So what are we to do? Well, people can vote for Obama, and feel some magnificent historical leap has been made with the coming of the first black President. But realistically, Obama isn’t out there trying to find a way to fundamentally change the way our society functions, to break down all of the barriers and exploitive relationships between the rich and the poor, the well-to-do and the underprivelidged. The most he can do is what is dictated by the confines of the ideology he represents – which isn’t much for most people. He might agitate for the creation of a universal health care system (which has been tried before, but been met with incredible hostility from his beauraucratic and millionaire friends). He might develop a patchwork of social welfare programs designed to help – minimally – the millions of Americans who are repeatedly abused by the system. He might even not invade Iran.

In the long run, Obama’s nothing new, and neither are any of the other politicians who’ve spent tens of millions of dollars ensuring that they’re the only realistic choice for the country, because those incredibly deep pockets are connected to the very same source of finance capital which is causing most of our problems. They have a deep material interest in ensuring the survival of this way of life, and they’ve made that perfectly clear throughout history. And while some politicians may try to flirt with us about how they’re going to make our lives better, the fact of the matter is, we’ve heard that song and dance too many times to count, and nothing has gotten better. Technological development may have advanced, and we now have access to cool gimmicks and gadgets we may not have dreamed of 30 years ago, but overall, we’re still in the same situation, facing the same hardships and the same misery – just with more flashy, distracting objects around us. Having a computer and satallite television won’t help you when your company decides it’s going to save millions of dollars and ship your job to some dank poverty-stricken country, or save you if you suffer some dibilitating illness or injury which prevents you from working (and which you’ll have to pay thousands of dollars in hospital fees for), or when you become too old to work and that McDonalds pension you’ve dreamed of turns out not to exist. A few of us may get lucky and actually be able to scratch out a livable existence. Nowhere near the level of wealth and freedom enjoyed by the super-rich – but in a society where we’ve all come to accept these predicaments and social norms, hey, maybe it isn’t all that bad, atleast for me.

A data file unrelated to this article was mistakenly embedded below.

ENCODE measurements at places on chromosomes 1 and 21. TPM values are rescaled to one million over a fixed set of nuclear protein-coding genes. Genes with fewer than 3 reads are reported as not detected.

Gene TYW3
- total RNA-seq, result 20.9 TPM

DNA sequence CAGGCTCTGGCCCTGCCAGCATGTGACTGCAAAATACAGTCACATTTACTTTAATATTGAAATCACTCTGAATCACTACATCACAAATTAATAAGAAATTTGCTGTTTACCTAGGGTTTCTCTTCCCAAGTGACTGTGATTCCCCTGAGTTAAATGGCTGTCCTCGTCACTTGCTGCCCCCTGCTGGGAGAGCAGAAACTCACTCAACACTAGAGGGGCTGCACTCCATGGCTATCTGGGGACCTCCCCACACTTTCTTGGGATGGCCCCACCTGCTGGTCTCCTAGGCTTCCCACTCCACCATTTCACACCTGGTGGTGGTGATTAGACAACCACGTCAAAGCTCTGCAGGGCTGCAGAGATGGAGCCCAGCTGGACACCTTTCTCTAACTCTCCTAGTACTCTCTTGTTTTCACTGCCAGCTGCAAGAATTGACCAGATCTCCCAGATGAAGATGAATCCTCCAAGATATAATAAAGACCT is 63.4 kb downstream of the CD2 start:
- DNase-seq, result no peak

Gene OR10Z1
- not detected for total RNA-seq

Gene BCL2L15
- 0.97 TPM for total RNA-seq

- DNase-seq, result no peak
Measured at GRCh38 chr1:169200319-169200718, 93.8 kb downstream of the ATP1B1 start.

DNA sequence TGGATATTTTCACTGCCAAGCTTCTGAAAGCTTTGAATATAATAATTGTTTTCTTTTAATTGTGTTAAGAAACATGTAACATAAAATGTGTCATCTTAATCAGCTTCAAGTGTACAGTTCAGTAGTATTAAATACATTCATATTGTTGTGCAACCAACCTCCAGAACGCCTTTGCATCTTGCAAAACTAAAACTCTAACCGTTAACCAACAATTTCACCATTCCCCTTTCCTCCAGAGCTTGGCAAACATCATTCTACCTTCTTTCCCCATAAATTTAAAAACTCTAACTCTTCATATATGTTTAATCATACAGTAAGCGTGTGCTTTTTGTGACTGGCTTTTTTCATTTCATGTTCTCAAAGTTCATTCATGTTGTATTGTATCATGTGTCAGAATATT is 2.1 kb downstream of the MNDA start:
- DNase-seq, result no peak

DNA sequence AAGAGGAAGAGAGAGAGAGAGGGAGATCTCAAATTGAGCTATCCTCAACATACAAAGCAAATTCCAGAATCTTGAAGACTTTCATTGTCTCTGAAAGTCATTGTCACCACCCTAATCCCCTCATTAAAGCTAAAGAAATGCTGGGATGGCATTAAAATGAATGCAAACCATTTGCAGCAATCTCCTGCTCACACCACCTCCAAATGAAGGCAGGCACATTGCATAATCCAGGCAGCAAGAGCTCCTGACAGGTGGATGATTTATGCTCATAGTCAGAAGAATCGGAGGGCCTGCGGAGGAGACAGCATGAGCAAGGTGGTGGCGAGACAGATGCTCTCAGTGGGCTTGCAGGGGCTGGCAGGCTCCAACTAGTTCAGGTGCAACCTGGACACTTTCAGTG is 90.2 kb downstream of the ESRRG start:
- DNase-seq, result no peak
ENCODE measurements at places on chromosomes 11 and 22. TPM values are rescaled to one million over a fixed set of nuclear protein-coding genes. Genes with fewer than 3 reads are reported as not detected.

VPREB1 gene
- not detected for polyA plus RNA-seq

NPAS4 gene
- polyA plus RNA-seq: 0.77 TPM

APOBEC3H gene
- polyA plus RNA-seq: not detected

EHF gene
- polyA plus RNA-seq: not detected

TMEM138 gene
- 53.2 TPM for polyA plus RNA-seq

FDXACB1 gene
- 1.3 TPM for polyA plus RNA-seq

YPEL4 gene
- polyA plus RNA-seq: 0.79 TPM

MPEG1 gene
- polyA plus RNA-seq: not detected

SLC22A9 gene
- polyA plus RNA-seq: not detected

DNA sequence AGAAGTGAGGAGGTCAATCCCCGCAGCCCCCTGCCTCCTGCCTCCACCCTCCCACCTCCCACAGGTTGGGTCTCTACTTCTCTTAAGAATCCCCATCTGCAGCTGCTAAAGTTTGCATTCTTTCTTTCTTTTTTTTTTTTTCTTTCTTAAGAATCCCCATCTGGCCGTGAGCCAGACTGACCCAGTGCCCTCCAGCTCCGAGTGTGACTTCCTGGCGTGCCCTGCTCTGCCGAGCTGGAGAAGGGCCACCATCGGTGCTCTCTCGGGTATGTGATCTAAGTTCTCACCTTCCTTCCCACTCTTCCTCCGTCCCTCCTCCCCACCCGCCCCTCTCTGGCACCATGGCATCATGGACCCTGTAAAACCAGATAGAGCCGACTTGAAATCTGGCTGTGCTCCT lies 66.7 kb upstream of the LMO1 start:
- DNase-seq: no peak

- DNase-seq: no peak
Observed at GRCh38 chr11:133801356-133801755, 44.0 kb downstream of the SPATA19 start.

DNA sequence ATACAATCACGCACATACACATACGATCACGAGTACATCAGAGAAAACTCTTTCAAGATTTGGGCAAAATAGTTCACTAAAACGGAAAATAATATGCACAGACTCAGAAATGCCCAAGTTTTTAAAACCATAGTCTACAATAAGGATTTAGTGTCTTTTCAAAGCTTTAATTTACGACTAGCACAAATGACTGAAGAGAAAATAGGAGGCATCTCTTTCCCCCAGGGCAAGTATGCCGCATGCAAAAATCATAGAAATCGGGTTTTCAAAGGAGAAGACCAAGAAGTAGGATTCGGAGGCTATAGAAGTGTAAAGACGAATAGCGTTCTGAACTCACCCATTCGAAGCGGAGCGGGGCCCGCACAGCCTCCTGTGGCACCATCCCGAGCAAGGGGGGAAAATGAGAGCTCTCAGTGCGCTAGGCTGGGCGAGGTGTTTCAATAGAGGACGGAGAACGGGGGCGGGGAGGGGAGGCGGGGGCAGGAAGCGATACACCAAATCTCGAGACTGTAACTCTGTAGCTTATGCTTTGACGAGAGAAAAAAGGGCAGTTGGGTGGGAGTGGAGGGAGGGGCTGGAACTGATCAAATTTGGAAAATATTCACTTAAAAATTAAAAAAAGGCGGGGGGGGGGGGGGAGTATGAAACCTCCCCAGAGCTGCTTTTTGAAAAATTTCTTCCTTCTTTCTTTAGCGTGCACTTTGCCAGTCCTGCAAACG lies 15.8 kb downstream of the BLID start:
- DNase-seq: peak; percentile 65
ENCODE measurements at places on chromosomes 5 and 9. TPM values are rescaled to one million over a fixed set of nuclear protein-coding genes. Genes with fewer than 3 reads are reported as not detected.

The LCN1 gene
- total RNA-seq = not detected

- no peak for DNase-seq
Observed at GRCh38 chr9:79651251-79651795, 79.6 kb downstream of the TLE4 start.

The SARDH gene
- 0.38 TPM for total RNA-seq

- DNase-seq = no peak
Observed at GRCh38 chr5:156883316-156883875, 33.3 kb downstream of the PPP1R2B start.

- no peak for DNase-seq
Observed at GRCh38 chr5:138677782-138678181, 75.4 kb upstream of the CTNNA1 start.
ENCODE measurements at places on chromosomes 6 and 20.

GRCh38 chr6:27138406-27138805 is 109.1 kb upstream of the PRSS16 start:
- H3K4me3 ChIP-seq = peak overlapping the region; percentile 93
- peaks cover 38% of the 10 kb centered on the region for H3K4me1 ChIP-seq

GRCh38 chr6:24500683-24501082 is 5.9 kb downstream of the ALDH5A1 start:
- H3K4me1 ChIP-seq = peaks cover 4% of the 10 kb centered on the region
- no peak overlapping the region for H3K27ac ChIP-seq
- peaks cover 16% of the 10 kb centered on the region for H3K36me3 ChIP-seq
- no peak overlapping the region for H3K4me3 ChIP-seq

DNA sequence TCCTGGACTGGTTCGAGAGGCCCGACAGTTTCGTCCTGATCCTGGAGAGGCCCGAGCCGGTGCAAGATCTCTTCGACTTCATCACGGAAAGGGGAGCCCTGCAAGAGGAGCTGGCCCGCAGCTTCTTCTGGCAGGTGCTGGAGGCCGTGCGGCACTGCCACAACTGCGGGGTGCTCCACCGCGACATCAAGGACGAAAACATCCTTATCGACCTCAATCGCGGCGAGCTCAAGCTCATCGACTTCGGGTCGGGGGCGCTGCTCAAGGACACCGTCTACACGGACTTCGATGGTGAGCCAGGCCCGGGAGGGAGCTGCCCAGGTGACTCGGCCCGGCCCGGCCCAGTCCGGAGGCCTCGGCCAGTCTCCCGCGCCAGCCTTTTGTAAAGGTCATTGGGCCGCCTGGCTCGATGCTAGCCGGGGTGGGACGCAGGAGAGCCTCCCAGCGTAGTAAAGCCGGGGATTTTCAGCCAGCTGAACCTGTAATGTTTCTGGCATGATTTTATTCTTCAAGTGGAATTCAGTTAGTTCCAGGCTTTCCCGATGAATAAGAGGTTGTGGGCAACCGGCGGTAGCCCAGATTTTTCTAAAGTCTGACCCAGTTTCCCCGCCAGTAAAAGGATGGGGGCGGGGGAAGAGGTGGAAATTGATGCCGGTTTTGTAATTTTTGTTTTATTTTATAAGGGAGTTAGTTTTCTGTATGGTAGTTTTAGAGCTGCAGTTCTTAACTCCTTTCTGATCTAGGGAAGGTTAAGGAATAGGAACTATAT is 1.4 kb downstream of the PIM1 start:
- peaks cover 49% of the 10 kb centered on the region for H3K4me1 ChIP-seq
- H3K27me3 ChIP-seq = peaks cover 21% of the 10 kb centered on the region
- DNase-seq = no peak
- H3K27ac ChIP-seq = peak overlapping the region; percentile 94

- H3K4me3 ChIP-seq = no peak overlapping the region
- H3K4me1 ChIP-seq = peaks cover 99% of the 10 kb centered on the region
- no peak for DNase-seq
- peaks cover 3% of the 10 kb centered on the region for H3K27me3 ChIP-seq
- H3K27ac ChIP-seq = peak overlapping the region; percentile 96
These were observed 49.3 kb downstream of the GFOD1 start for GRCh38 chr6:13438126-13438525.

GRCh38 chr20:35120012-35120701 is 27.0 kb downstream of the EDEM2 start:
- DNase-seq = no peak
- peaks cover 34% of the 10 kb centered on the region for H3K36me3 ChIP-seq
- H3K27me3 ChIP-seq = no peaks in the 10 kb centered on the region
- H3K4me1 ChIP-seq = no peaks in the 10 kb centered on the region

But of course, that takes for granted the billions of people whose pathetic existence would drive most of us to insanity if we ever had to endure it for even a short period of time. Men, women and children the world over who scrape dirty rice from bacteria-infested mud and live with the constant moans of their dying family and neighbours and the unrelenting screams of those who have lost loved ones echoing through their communities – a situation repeatedly played out across Africa and South America, despite the fact that only a few miles a way, billions of dollars in oil and diamonds are being syphoned by industry monopolies to give us in the west all of those creatures of comfort we’ve come to take for granted.

But they’re a world away, and when we leave the house each day we don’t have to be confronted by their suffering, or even the people suffering in our own countries. We can change the channel and make disappear those horrible images, and go about our days without a thought for it.

Or we can do something about it - something that doesn’t involve voting in the next in a long line of super-priviledged exploiters.

Change, change… The Chinese have a curse that translates roughly as ‘may you live in a time of changes’. When Gorbachov came to power in USSR, he wanted change, he spoke of change, and he DID change the country… in such a way that it ceased to exist.
In fact that may be the cause for some of other world’s problems. There is no USSR any more, no example of ‘better life’ for those low-income people, and much less fear of any large-scale problems for the high-income ones